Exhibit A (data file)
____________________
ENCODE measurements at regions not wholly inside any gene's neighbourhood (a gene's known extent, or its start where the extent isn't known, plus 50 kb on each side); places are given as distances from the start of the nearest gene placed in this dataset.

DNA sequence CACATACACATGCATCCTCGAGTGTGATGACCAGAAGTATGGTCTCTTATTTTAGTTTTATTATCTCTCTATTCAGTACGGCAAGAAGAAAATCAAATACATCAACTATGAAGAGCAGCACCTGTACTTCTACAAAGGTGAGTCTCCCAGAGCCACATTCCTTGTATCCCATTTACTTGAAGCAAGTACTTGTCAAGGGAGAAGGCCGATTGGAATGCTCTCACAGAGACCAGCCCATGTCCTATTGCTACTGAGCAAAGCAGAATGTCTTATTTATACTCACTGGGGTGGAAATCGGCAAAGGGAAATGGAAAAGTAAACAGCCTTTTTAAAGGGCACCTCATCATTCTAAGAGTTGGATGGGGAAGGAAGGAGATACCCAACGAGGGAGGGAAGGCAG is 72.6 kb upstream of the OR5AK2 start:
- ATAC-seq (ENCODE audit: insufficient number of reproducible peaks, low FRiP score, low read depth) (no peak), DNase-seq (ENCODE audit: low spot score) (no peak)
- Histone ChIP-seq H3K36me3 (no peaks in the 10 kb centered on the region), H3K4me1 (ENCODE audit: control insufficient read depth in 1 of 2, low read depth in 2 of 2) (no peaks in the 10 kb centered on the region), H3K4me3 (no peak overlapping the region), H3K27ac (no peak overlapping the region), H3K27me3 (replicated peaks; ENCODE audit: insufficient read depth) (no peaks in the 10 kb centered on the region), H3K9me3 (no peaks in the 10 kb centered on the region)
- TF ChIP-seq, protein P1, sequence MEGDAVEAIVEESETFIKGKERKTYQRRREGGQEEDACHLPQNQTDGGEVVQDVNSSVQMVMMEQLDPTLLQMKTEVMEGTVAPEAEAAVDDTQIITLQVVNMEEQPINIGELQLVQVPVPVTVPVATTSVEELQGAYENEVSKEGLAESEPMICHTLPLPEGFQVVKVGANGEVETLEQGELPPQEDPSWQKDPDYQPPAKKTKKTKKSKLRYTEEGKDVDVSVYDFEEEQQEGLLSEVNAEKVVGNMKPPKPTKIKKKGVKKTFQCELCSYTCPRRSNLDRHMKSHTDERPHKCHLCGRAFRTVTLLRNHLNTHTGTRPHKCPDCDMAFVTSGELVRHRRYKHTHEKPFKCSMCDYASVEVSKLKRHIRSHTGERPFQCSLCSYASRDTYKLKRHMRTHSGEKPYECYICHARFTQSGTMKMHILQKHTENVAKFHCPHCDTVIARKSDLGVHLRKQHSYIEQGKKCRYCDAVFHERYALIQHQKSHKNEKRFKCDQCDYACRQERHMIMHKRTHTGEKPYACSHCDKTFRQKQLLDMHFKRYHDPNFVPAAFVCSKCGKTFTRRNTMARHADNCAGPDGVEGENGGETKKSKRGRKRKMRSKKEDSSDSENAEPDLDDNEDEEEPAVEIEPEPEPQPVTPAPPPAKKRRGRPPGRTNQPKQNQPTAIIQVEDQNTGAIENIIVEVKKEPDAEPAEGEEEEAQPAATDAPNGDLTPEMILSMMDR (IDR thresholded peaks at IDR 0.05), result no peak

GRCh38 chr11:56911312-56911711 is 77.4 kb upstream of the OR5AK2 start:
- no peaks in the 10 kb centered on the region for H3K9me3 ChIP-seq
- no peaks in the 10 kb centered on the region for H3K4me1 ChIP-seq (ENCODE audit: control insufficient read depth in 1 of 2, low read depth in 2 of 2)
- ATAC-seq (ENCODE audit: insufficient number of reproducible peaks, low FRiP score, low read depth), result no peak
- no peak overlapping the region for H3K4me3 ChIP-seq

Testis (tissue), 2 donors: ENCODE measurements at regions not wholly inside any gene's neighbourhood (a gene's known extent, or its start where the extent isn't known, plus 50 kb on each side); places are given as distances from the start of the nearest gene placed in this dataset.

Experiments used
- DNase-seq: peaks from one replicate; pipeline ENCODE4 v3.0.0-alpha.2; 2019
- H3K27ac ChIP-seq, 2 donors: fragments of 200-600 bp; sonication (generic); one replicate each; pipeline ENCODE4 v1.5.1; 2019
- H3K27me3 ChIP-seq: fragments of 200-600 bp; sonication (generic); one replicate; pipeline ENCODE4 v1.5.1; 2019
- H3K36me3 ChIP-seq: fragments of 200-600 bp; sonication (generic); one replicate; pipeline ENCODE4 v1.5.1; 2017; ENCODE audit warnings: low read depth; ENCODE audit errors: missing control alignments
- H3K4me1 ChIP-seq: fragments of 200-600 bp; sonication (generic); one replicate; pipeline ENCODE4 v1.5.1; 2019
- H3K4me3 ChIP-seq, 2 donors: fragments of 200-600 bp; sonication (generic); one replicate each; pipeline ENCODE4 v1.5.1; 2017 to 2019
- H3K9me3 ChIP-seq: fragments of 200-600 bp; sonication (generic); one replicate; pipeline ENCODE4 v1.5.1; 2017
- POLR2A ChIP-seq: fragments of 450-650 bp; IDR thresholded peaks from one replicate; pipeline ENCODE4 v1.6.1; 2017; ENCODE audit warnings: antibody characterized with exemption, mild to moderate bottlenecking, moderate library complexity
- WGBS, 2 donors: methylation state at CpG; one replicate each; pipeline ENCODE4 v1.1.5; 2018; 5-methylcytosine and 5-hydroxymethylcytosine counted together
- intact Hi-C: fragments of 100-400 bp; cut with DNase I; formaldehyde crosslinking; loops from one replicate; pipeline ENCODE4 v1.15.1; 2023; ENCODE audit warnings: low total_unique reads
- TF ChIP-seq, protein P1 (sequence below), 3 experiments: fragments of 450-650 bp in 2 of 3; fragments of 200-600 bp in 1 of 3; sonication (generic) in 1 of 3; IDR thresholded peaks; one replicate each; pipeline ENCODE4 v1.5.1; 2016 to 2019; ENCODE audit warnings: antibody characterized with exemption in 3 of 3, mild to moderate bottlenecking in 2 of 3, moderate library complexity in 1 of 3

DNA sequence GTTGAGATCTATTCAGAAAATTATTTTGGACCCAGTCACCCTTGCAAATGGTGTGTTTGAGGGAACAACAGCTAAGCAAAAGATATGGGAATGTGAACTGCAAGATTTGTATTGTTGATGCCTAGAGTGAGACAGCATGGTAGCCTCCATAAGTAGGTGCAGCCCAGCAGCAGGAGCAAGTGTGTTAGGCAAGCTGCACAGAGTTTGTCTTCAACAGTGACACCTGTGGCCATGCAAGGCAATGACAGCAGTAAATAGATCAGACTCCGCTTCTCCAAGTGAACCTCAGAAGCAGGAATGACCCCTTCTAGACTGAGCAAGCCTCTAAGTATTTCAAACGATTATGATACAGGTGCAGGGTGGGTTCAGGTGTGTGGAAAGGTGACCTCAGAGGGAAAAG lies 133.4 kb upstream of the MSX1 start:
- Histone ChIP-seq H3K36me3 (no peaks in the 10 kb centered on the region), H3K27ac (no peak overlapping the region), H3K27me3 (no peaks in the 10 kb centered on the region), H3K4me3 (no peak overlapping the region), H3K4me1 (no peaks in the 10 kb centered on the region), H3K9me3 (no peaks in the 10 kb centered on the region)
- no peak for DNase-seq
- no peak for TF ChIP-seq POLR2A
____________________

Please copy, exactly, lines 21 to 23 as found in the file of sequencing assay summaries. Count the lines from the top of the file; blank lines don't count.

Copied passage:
- WGBS, 2 donors: methylation state at CpG; one replicate each; pipeline ENCODE4 v1.1.5; 2018; 5-methylcytosine and 5-hydroxymethylcytosine counted together
- intact Hi-C: fragments of 100-400 bp; cut with DNase I; formaldehyde crosslinking; loops from one replicate; pipeline ENCODE4 v1.15.1; 2023; ENCODE audit warnings: low total_unique reads
- TF ChIP-seq, protein P1 (sequence below), 3 experiments: fragments of 450-650 bp in 2 of 3; fragments of 200-600 bp in 1 of 3; sonication (generic) in 1 of 3; IDR thresholded peaks; one replicate each; pipeline ENCODE4 v1.5.1; 2016 to 2019; ENCODE audit warnings: antibody characterized with exemption in 3 of 3, mild to moderate bottlenecking in 2 of 3, moderate library complexity in 1 of 3